Where to stay in Hong Kong

Your guide to the best neighbourhoods for sleeping, shopping and eating

Hong Kong may be small but it’s also a diverse place, made up of different neighbourhoods, each with their own distinct personality. Depending on what you want to see and do, we’re recommending the best areas to stay while you’re in town. These neighbourhoods boast plenty of attractions – including cultural monuments, giant shopping malls, and must-try restaurants – but you can also easily get to other parts of the city if you want to explore further.

Central

Central

Central may be best known as the business district of Hong Kong, but it’s so much more than suits and skyscrapers. Aside from fancy malls and five-star hotels, this area boasts some of the best restaurants in town. Don’t forget to check out the famous nightlife scene, from rowdy bars in Lan Kwai Fong to VIP clubs on Wyndham Street.

EAT

Amber

The Landmark Mandarin Oriental’s signature restaurant, Amber holds many an accolade and deservedly so. Culinary director Richard Ekkebus dishes up incredible creations that are beautifully plated and made from only the finest ingredients. The food served is classic French fine dining with modern touches and Asian twists. It’s unforgettable, as is the service.

DRINK

The Old Man

Launched by a trio of Hong Kong’s finest local talent, The Old Man is a bar that’s prepared to do things its own way rather than rely on imported ideas or talent, no matter how trendy. Tucked away down an alley on Aberdeen Street, the bar is routinely packed as it mixes innovative drinks with appreciably attentive service. 

DO

Party in LKF

Party hard with tourists, expats and locals alike in the city’s ground zero for debauchery. Lan Kwai Fong – or as locals like to call it, LKF – is Hong Kong’s most popular nightlife spot and the steep street is just as vital as Victoria Harbour. It comes alive every evening, packed with after-work drinkers and general revellers. With more than 90 restaurants and bars to pick from, check out our list of the best happy hour deals in LKF to ensure the best time.

STAY

Four Seasons Hotel

Elevating timeless luxury to a whole new level, the Four Seasons is a home away from home for those who appreciate the best of the best. Dedicated to providing the perfect travel experience for all guests, the Four Seasons offers an impeccable list of services and amenities ranging from Michelin-starred dining, a 24-hour fitness centre, a vitality lounge at the spa, two outdoor pools and a 24-hour business centre. Oh, and it's also home to one of the best views in the city, too.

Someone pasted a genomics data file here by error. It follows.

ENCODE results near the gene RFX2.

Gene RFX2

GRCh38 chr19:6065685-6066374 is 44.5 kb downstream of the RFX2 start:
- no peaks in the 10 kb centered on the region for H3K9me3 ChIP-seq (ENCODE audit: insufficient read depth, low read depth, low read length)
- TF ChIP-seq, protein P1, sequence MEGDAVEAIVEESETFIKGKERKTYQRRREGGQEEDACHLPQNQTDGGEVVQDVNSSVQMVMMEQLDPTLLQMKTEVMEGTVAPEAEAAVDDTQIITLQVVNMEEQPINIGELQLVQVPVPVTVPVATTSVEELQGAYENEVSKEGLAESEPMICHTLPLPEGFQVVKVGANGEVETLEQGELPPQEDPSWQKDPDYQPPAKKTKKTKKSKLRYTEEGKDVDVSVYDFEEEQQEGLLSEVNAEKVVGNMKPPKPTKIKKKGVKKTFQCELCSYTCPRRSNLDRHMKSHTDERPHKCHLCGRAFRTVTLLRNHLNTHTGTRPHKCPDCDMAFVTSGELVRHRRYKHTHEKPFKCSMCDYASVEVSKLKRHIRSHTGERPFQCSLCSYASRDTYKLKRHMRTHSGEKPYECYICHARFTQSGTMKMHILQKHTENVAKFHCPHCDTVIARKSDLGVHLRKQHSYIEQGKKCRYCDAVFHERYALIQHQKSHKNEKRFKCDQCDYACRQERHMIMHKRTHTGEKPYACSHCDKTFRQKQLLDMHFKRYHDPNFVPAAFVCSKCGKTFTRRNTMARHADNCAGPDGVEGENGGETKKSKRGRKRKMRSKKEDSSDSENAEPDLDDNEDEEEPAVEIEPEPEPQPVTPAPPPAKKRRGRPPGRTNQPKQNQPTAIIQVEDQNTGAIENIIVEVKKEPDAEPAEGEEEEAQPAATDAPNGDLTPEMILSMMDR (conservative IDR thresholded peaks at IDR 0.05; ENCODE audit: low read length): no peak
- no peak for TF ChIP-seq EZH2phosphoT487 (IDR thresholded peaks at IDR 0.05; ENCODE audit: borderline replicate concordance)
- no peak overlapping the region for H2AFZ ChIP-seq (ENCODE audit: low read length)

If you do just one thing…

Take a ride up the Central to Mid-Levels escalator – the longest covered escalator system in the world.

Tsim Sha Tsui

Tsim Sha Tsui

Located on the tip of the Kowloon Peninsula, Tsim Sha Tsui is one of the busiest and best places to stay if you want to experience the full spectrum of Hong Kong. Shopaholics can spend hours in TST’s many malls, or go browsing for cool, cheap accessories along Granville Road. Food-wise, you’ll find everything from Michelin-starred eateries to fuss-free noodle shops.

EAT

Spring Deer

Don’t expect incredible service or fancy interior design at this Hong Kong institution, but do expect incredibly well-executed Beijing cuisine. The roasted Peking duck is a must – sliced tableside and ready to be rolled into a pancake with crunchy cucumbers and sweet sauce. A word to the wise – book weeks in advance to get a table. You’ve been warned.

DRINK

Butler

Established by master mixologist Masayuki Uchida, Butler is the best place for quality cocktails in all Kowloon. Uchida has the techniques down perfectly and the spot-lit bar is filled with more than 200 different spirits for all manner of concoctions. The fruit cocktails, in particular, are exceptional, made from fresh produce that’s sliced and juiced on the spot. Note to all the Whisky aficionados out there – Butler stocks a wide selection of premium single malts behind the bar. 

DO

Go museum-hopping

Expand your knowledge by exploring the museums in Tsim Sha Tsui. Start at the Hong Kong Museum of History, bursting with exhibits on prehistoric Hong Kong, the Opium Wars, the Japanese occupation and local folk culture. Then travel to the outer limits of the galaxy at the Hong Kong Space Museum, or enjoy some of the many fun and educational interactive exhibitions at the Hong Kong Science Museum.

STAY

The Peninsula

Known as the ‘Grande Dame of the Far East’, The Peninsula prides itself on being Hong Kong’s oldest hotel with nearly a century of excellence and elegance. Accentuating the beauty of coexisting Eastern and Western influences while preserving its heritage, the hotel offers 300 luxurious rooms with interactive entertainment and cutting-edge, built-in technology. The luxe amenities start at the fleet of Rolls-Royces and span to the hotel’s own helipad on the roof. Looking for the definition of luxury? You’ve found it.

If you do just one thing…

Take the iconic Star Ferry across the harbour. Not only is it one of the cheapest and most pleasant modes of transportation, it’s also one of the best ways to enjoy the view of Hong Kong’s incredible skyline.

Advertising
Wan Chai

Wan Chai

Wan Chai is the perfect district to experience Hong Kong’s unique heritage. As one of the earliest British settlements in Hong Kong, Wan Chai still has vestiges of the Colonial era showing through its architecture and the amount of gastropubs that line Lockhart Road. At the same time, you’ll also find traditional buildings, shops and restaurants that reflect the local way of living.

EAT

Bo Innovation

The dishes at three Michelin starred Bo Innovation are intelligent, playful and thoroughly thought out. Helmed by ‘demon chef’ Alvin Leung, the chefs here masterfully marry traditional and contemporary Chinese cuisine. The minimalist décor allows the food to shine and diners choose from either the Red Menu or Blue Menu for dinner. Red features dishes like the Classic Upgrade – wild black cod, iberico ham, shimeji mushroom, dried mandarin peel and yuzu. The Blue sports fare like green eggs and magnolia ham – century egg, magnolia ham, pickled ginger and chocolate.

DRINK

Wooloomooloo